Journalist Jonathan Cohn and Avik Roy, a senior fellow at the Manhattan Institute, engaged in a debate on the recent roll out of the Patient Protection and Affordable Care Act and its impacts on health care cost and quality at the Gerald R. Ford School of Public Policy Monday.

Both Roy and Cohn focused on the theme of compromise in the healthcare system in the event, “Obamacare and Beyond: How to Reform the U.S. Health System.”

“The truth of all public policy — liberal, conservative — is that there are tradeoffs,” Cohn said.

Roy worked as a health care policy adviser to presidential candidate Mitt Romney in 2012. He is also currently the opinion editor at Forbes Magazine. As the voice of the other side of the debate, Cohn works as a senior editor at the New Republic and the author of “Sick: The Untold Story of America’s Health Care Crisis.”

The debate was often framed as a balance between health care services and high healthcare costs.

Roy said he believes health insurance is too expensive. Referring to the ACA’s mandate that every person in the United States have health insurance, he countered the idea that young people who have not purchased health insurance are “slackers.” Instead, Roy said it often does not make economic sense for young people to have insurance.

Cohn said that the ACA was a necessary compromise to help those he considered the “victims” of America’s healthcare system. He added that preceding the passage of the ACA there were 45 million uninsured Americans and millions more with inadequate coverage.

“It (the effects of the ACA) won’t be perfect … but we will be in a better place,” Cohn said.

Roy said he believes the ACA will make healthcare more expensive.

“You might think from a personal standpoint, from a public health standpoint, that all of these benefits are great,” Roy said. “But they have costs.”

The two presenters were divided on the issue of mental health coverage. Under the new laws, newly issued insurance plans are required to provide some level of compensation for mental health issues.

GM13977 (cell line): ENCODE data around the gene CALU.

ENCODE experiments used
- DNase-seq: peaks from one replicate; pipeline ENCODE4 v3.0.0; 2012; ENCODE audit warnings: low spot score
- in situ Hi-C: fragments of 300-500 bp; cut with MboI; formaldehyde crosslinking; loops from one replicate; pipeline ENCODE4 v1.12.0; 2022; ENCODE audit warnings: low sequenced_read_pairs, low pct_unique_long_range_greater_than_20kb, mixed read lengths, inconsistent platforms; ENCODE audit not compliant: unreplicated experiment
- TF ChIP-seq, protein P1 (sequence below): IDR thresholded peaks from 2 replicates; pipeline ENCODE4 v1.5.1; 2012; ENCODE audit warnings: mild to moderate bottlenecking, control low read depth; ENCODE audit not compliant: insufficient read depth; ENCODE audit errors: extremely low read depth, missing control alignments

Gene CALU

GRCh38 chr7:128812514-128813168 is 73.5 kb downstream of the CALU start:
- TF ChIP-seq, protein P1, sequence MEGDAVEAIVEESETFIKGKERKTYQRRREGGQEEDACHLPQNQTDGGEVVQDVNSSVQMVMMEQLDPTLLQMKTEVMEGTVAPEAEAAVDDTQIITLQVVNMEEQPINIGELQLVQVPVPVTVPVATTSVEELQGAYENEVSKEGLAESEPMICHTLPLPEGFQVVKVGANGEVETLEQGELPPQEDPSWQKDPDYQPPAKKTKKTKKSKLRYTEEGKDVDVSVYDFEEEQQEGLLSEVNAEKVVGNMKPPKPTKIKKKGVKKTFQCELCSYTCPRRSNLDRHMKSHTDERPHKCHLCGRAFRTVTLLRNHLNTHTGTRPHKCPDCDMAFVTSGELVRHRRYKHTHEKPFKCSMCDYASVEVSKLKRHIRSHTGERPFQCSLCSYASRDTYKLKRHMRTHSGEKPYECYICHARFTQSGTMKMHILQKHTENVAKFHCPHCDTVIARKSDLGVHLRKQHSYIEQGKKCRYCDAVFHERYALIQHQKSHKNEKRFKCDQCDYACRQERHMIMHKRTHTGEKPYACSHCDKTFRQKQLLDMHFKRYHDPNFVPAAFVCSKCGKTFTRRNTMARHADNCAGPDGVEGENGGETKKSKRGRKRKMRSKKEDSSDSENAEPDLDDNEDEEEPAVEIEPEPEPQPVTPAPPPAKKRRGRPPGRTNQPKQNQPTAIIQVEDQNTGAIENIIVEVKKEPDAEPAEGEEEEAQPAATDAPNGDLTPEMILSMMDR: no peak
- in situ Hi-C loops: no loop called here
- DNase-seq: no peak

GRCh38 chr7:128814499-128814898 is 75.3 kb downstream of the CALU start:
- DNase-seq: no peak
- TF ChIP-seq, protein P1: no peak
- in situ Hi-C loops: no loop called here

“I want a system where no matter what happens to you, you’ll be protected,” Cohn said. “I think that includes mental health because mental health is a huge problem in this country.”

In opposition to Cohn, Roy said mental health should not necessarily have to be covered by health insurance.

Earlier in the debate, Roy said he would like to have health insurance for incidents that cannot be prevented, but not for others. He argued that while most Americans would agree to pay for the medical expenses of a child born with Down syndrome, Americans might not want to agree to pay to cover the costs of a smoker who has developed chronic pulmonary disease.

“I might not want to have insurance that covers me from becoming a crack addict,” Roy said.

Cohn said insurance is necessary for everyone because serious health issues can occur suddenly.

“Every single person in this room is an accident, a heart attack, something catastrophic away from needing insurance,” Cohn said.

Tracy Anderson, a clinical instructor in the School of Nursing, said she brought her nursing students to the event so they will be prepared to transition to the ACA’s new policies.

The Gilbert S. Omenn and Martha Darling Health Policy Fund collaborated with the Ford School to sponsor the event. Audience members were encouraged to tweet throughout the debate with #policytalks.

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